Asked differently, is it legal for an employer to delay the designation of FMLA-qualifying paid leave as FMLA leave or to provide additional FMLA leave beyond the 12-week FMLA entitlement?

Essentially, the employer would be voluntarily permitting employees to exhaust some or all available paid sick (or other) leave prior to designating leave as FMLA-qualifying, even when the leave is clearly FMLA-qualifying.  The reasoning for allowing this would be the federal code of regulations interpreting the FMLA. Specifically 29 C.F.R. § 825.700, provides in relevant part that “[a]n employer must observe any employment benefit or program that provides greater family and medical leave rights to employees than the rights provided by the FMLA.”

On March 14, 2019 the U.S Department of Labor (DOL) issued an opinion letter addressing this issue (FMLA2019-1-A).  In that DOL opinion letter the Acting Administrator stated that an employer may not delay the designation of FMLA-qualifying leave or designate more than 12 weeks of leave (or 26 weeks of military caregiver leave) as FMLA leave.

In support of this position, the DOL explained that an employer is prohibited from delaying the designation of FMLA-qualifying leave as FMLA leave. Once an eligible employee communicates a need to take leave for an FMLA­ qualifying reason, neither the employee nor the employer may decline FMLA protection for that leave.  The regulations state that employees cannot waive, nor may employers induce employees to waive, their prospective rights under FMLA.  The DOL also cited a case from the Eleventh Circuit Court of Appeals (controlling in Florida) which noted that the employer may not choose whether an employee’s FMLA-qualifying absence is protected or unprotected by the FMLA.

Accordingly, when an employer determines that leave is for an FMLA-qualifying reason, the qualifying leave is FMLA-protected and counts toward the employee’s FMLA leave entitlement. Failure to designate a portion of FMLA-qualifying leave as FMLA would not preempt FMLA protections.  Once the employer has enough information to make this determination, the employer must, absent extenuating circumstances, provide notice of the designation within five business days.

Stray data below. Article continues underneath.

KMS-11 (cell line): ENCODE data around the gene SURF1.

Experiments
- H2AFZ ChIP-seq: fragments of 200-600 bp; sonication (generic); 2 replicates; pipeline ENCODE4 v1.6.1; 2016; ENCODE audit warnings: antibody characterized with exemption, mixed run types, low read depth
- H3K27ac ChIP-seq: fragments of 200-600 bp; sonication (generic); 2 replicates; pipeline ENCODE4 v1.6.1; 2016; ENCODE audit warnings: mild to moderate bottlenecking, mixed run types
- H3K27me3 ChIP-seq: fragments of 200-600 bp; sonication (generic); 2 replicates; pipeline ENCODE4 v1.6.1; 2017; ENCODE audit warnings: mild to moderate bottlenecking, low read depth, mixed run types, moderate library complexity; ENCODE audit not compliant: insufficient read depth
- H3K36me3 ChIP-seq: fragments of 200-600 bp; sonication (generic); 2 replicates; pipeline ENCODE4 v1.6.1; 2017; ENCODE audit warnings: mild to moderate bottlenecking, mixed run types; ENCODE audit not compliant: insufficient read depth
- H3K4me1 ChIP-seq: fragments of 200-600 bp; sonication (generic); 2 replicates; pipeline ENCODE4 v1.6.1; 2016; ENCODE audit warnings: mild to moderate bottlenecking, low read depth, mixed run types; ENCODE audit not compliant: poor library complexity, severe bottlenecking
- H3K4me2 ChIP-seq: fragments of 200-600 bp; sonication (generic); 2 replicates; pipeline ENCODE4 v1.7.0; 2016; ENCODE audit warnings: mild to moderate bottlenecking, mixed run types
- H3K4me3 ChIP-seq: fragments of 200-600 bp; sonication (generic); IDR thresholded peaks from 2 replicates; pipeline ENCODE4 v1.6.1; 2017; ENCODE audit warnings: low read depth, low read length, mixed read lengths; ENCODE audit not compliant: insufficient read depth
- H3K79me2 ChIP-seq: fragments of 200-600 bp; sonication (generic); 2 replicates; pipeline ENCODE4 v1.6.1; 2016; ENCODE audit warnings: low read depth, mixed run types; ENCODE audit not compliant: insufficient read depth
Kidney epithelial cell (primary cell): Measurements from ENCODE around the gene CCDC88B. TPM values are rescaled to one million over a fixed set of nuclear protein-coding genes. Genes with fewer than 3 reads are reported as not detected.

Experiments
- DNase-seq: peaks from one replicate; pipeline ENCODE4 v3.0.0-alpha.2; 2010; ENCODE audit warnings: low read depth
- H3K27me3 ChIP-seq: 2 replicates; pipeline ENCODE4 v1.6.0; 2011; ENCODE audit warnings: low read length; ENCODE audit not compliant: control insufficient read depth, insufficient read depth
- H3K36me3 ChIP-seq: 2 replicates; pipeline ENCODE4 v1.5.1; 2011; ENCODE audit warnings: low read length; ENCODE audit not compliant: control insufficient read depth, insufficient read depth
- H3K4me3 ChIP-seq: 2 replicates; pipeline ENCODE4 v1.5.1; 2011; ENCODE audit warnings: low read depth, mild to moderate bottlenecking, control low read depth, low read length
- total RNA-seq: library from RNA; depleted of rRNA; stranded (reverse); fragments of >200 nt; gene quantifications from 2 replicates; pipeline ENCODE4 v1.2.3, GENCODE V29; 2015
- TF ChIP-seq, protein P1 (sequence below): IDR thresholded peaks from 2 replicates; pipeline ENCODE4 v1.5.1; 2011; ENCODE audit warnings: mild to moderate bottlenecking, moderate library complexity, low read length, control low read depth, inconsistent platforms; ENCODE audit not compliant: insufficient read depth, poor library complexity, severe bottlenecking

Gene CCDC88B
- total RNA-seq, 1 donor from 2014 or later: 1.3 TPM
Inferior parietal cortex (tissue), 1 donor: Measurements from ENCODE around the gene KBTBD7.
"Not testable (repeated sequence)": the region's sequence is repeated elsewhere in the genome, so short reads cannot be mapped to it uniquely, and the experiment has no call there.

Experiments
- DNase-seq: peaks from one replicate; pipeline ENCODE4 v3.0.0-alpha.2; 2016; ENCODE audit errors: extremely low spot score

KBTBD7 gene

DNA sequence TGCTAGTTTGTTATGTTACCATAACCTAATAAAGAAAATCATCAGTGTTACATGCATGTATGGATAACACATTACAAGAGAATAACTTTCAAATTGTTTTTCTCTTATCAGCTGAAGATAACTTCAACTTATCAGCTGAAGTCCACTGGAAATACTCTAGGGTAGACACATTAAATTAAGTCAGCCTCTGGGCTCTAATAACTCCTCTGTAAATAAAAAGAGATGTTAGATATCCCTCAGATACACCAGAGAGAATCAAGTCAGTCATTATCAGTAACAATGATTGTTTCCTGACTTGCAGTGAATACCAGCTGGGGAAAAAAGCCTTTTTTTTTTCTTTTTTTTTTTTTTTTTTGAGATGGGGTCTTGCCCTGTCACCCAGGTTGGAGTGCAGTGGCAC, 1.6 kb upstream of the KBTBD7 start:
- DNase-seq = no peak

The DOL opinion letter further explained that an employer is also prohibited from designating more than 12 weeks of leave (or 26 weeks of military caregiver leave) as FMLA leave.  Of course, the opinion letter noted, an employer must observe any employment benefit program or plan that provides greater family or medical leave rights to employees than the rights established by the FMLA. But the Opinion Letter cautioned, providing such additional leave outside of the FMLA cannot expand the employee’s 12-week (or 26-week) entitlement under the FMLA.  Therefore, if an employee substitutes paid leave for unpaid FMLA leave, the employee’s paid leave counts toward his or her 12-week (or 26-week) FMLA entitlement and does not expand that entitlement.

Florida employers should use this Opinion Letter to guide their decisions in making FMLA designations, as this is the guidance that the DOL investigators will follow.

In addition to the above opinion letter, in March 2019 the U.S. Department of Labor also issued two other new opinion letters.  Those other opinion letters address compliance issues related to the Fair Labor Standards Act (FLSA).  Keep in mind that an opinion letter is an official, written opinion by the Department’s Wage and Hour Division (WHD) on how a particular law applies in specific circumstances presented by the individual person or entity that requested the letter.

The opinion letters issued in March 2019 are:

FMLA2019-1-A: Provides an opinion on the obligation to designate FMLA-qualifying leave and prohibition on expanding FMLA leave;
FLSA2019-1: Clarifies FLSA wage and recordkeeping requirements for residential janitors and the “good faith” defense; and
FLSA2019-2: Addresses FLSA compliance related to the compensability of time spent participating in an employer-sponsored community service program.

If you need any assistance in handling FMLA matters, or FLSA issues concerning your Florida business or if you need guidance in any employment policies, please promptly email the Law Office of David Miklas, P.A. or call us at 1-772-465-5111.

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Can an employer delay designating paid leave as Family and Medical Leave Act (FMLA) leave to permit employees to expand their FMLA leave beyond the statutory 12-week entitlement?

Labor & Employment law - Employers only

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